Speaking of Lebowski, I thought Bridges was excellent in this role; almost as good as he was in Crazy Heart last year. In the latter, his performance earned him the trophy because he lost himself in it. He basically became Otis Blake and showed me the first time I could look at him and not assume that he was about to spout a line like: "Well, that's just like... your opinion, man." Seriously, when he was on stage, staring at the statuette in his hand, saying: "This is really great.", I completely expected him to follow with: "This is totally gonna tie the room together, man!" Once again, in True Grit, Bridges managed to lose himself, turning the typical drunk cowboy routine into a fascinating character to watch. Matt Damon's performance was good enough to make me fail to recognize him for the first couple minutes he was on-screen and people have been raving about Hailee Stanfield for good reason. She took command of every scene that she was in (aka all of them; how do you get "supporting actress" from someone who's in every shot?) and was the foremost reminder of the excellent conceit that the Coens used concerning the dialogue, in which every occupant of backwoods Texas and Arkansas spoke the Queen's English as if they'd just stepped out of Windsor. It worked well for many of the roles in Deadwood and works perfectly here.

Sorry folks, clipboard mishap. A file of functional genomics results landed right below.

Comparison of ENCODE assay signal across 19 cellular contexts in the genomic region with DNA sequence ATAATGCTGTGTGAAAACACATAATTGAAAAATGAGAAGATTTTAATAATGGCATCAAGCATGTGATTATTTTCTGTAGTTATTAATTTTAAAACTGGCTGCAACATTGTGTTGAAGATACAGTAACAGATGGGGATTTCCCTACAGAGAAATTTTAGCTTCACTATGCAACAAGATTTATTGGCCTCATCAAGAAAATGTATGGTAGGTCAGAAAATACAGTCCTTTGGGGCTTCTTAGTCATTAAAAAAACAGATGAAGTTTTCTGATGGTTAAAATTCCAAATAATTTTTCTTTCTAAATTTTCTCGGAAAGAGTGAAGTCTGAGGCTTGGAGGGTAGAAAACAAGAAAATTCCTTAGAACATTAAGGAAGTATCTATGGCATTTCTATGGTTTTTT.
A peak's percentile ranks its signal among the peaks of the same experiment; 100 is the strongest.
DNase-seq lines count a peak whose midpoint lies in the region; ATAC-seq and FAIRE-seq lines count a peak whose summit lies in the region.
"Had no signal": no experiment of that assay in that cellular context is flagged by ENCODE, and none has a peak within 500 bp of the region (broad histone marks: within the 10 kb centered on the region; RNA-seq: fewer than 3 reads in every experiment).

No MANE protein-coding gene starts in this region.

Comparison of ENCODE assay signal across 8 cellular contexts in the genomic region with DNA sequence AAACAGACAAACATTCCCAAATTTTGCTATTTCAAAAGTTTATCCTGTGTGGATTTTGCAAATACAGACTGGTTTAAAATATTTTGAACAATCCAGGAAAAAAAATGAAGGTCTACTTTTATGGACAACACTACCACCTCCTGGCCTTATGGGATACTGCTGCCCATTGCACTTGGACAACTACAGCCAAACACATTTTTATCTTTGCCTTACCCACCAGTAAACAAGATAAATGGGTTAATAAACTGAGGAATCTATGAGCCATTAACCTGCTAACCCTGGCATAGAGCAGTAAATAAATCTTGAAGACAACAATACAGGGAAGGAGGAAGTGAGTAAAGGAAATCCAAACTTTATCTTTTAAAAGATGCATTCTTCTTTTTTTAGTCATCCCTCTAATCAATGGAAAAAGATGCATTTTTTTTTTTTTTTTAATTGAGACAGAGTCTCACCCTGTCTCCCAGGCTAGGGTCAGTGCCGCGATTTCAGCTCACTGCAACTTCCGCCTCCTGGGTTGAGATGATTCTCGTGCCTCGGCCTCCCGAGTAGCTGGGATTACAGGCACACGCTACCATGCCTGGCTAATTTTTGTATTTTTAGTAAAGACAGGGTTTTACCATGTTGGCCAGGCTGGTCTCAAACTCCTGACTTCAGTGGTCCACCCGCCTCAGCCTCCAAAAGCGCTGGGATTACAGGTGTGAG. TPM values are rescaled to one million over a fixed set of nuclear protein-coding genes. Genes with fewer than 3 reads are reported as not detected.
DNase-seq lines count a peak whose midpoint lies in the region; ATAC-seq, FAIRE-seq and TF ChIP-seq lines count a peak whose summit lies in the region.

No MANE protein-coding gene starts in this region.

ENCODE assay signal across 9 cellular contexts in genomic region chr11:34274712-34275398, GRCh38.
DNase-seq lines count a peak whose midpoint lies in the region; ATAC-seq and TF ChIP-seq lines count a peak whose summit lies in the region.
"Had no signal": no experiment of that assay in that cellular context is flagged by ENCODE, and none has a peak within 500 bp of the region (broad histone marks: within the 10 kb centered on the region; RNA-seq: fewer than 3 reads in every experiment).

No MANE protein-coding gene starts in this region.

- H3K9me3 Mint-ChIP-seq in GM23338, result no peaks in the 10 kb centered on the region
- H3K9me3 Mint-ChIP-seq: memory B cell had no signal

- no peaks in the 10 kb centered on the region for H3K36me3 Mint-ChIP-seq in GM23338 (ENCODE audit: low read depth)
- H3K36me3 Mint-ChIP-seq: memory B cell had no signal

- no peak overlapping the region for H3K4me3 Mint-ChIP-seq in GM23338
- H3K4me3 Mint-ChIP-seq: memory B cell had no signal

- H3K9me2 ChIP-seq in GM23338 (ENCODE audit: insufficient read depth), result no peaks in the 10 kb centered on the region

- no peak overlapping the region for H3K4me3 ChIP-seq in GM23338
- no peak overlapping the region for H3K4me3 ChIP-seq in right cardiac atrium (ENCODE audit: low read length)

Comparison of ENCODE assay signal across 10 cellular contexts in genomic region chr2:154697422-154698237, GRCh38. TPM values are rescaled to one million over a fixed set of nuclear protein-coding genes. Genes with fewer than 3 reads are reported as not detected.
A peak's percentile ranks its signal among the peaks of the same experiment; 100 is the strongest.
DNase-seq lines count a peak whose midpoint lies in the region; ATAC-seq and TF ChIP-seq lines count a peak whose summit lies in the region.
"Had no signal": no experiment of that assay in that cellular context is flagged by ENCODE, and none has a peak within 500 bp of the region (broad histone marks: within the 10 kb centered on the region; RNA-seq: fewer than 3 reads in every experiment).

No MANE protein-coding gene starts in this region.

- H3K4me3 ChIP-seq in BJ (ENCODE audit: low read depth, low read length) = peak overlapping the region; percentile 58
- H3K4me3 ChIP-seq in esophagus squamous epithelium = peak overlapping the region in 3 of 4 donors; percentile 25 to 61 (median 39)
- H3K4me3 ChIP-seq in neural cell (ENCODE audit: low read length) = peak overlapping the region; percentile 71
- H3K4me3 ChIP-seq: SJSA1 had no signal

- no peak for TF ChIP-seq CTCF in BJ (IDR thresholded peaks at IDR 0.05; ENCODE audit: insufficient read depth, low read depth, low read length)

The Coens hewed more closely to the source novel than John Wayne's original did, as well. I'd never seen the original (I'm not a Duke fan, except as a rapper), so I had nothing with which to compare it in that respect. My preference for Westerns aligns pretty closely with the presence of a Man With No Name (who actually did have a name in all three films...; someday soon I'll do a post about Westerns) and movies like those. But I think I agree with my friend, Rodger, who summed up this version of True Grit by saying: "It was just a great film- story, characters, direction -beginning to end."

Black Swan fell short of my expectations. That's not to say that it had any particular failing, but I suppose I went in with a mixture of seriously high expectations for a film with Natalie Portman (a favorite) and Darren Aronofsky (director of the The Wrestler) but little knowledge of or affection for the dance world. As it turns out, I suppose I was expecting something that carried more personal impact with me. I enjoyed it, but once it was over, it was gone. The Wrestler was so poignant and well-done that it stuck with me for weeks afterward, as scenes like Randy's tantrum behind the deli counter would come back to me. Black Swan didn't do that at all.